When the credits rolled at the end of "Unbreakable," I wasn't sure what to make of it. The concept was so off-the-wall I wasn't sure if I was supposed to take it seriously or if writer-director M. Night Shyamalan was pulling my leg.
Then I thought about writing this review and realized I wanted to avoid giving away the movie's big secret, therefore I must have liked the movie quite a lot because I want people to see it without my spoiling anything. But this poses a problem: The picture's most important surprise comes only 15 minutes into the story.
So bear with me while I try to review "Unbreakable" without giving away anything after the first reel of film. Oh, boy.
I can tell you this: Samuel L. Jackson stars as a very obsessed comic book collector who tracks down the sole survivor of a commuter train wreck, played by Bruce Willis, because he's convinced he knows why the man walked away from a demolished railcar without a scratch on him.
Elijah Price (Jackson) is victim of a degenerative bone disease that leaves him vulnerable to everyday hazards in the same way David Dunn (Willis) seems vulnerable to nothing. Dunn, trying to understand his miraculous durability, retraces his whole life and realizes he's never even had as much as a cold. Price, on the other hand, recalls being so fragile as a child that he grew up on broken bones and taunts from other children, who called him Mr. Glass.
While the film focuses, in part, on the antagonistic camaraderie that forms between these two men as Willis begins to realize Jackson's insane theories may have some merit, it also delves deeply into their defective lives.
Willis' character is a former college football star who used a car crash as an excuse to turn his back on a lucrative sports career in favor of marrying his sweetheart (Robin Wright Penn). But 20 years later, he's a miserable campus security guard on the brink of divorce with no idea where it all went wrong.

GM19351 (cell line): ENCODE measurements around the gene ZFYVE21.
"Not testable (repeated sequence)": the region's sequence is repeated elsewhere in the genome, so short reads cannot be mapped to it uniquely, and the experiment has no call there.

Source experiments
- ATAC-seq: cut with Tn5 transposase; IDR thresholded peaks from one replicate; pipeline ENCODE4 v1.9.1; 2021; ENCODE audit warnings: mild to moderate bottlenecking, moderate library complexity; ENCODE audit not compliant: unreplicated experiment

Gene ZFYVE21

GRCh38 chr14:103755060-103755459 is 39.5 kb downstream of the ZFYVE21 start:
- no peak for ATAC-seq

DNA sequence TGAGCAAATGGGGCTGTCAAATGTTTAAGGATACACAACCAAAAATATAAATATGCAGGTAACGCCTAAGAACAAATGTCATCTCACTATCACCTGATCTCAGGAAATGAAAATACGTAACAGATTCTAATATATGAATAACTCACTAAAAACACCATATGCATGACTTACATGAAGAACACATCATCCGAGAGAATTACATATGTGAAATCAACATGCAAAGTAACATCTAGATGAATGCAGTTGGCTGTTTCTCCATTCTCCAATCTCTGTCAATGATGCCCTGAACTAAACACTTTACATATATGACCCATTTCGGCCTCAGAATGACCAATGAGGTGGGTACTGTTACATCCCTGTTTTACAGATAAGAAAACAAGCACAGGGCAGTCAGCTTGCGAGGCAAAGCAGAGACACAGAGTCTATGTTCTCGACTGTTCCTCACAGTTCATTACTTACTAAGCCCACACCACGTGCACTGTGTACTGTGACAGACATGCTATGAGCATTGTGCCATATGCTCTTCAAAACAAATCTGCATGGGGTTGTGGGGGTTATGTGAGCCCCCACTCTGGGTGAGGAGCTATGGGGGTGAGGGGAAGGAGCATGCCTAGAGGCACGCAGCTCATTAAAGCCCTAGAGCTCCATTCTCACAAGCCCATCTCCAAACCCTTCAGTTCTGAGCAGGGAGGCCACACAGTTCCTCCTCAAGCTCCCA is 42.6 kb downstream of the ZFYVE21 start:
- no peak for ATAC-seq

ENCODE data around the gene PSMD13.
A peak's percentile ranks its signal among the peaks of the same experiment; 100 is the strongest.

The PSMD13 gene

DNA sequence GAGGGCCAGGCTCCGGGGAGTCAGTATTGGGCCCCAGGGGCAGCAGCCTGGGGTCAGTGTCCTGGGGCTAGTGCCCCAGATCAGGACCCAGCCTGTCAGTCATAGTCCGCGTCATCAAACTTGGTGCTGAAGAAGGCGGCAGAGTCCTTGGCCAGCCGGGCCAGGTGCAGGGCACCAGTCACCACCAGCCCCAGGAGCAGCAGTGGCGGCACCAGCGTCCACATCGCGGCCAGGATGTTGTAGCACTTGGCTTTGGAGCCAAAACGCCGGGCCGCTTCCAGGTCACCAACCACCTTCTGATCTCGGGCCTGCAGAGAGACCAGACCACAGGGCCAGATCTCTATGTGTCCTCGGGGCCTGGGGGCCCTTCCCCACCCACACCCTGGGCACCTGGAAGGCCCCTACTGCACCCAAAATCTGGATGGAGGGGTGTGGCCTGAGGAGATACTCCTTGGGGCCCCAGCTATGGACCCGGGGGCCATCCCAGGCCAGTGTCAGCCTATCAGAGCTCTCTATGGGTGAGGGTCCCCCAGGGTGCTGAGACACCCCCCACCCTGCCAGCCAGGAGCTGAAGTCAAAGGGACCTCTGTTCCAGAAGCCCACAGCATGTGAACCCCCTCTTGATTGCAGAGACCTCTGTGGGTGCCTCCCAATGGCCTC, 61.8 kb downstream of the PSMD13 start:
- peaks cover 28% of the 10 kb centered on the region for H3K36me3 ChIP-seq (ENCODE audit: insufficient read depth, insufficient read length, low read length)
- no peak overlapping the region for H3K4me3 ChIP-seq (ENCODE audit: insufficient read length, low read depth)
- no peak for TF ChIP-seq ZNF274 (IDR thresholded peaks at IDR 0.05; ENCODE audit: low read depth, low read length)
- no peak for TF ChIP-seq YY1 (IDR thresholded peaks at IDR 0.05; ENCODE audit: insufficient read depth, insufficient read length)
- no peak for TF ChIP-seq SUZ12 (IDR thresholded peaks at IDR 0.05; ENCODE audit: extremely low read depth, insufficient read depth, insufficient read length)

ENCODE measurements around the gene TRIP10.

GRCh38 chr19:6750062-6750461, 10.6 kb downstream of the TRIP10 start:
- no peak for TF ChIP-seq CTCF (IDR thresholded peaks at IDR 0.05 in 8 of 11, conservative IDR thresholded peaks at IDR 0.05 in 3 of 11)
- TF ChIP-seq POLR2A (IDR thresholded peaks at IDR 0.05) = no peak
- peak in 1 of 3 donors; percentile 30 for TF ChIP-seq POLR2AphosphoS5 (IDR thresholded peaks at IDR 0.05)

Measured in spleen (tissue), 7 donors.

This doesn't stop his darkly optimistic son (Spencer Treat Clark, "Gladiator") from worshiping him, however. Wanting so badly to believe in his dad, the kid buys into Jackson's ideas so completely he becomes a danger to his family.
But as Willis feels more and more compelled to explore his seeming invincibility (he also discovers undeveloped psychic powers that come into play), flashbacks cast doubt on Jackson's veracity by showing how his condition turned him into an eccentric recluse prone to abstract, unrealistic flights of fancy.
The time and emotional elbow grease put into developing these shattered lives is exactly the kind of detailed characterization that turned Shyamalan's "The Sixth Sense" into last year's most cerebral supernatural blockbuster.
Like that film, "Unbreakable" is more about the humanity than the genre gimmick. (Geez, I can't even tell you what the genre is without giving away too much!) Shyamalan again sustains a disquieting ambiance, hinting at something surprising and ominously supernatural at the heart of the proceedings -- although in this film it's only disquieting and ominous because the director is a master manipulator when it comes to mood.
"Unbreakable" is a masterfully crafted film with a precision plot, full of extraordinary, allusionary storytelling and fine-tuned scenes that absolutely pop with the kind of symbolic minutiae that inspires mind-bending reexamination after all its secrets are revealed. Shyamalan composes his photography in a way that pays homage to his inspiration (again, I cannot say more without spoiling the surprise). He's also so in control of the film's timbre that a simple flight of stairs with brittle Sam Jackson at the top is enough to make a viewer dig fingernails into the armrests.
The piercingly psychological performances and self-imposed sobriety are in many ways at odds with the movie's true theme. But I'm reasonably sure that's what Shyamalan intended. Although it is harder than it should be to get a bead on exactly what he's thinking, I got the feeling he's daring the audience to take the movie too seriously, knowing that the people who don't will enjoy it the most.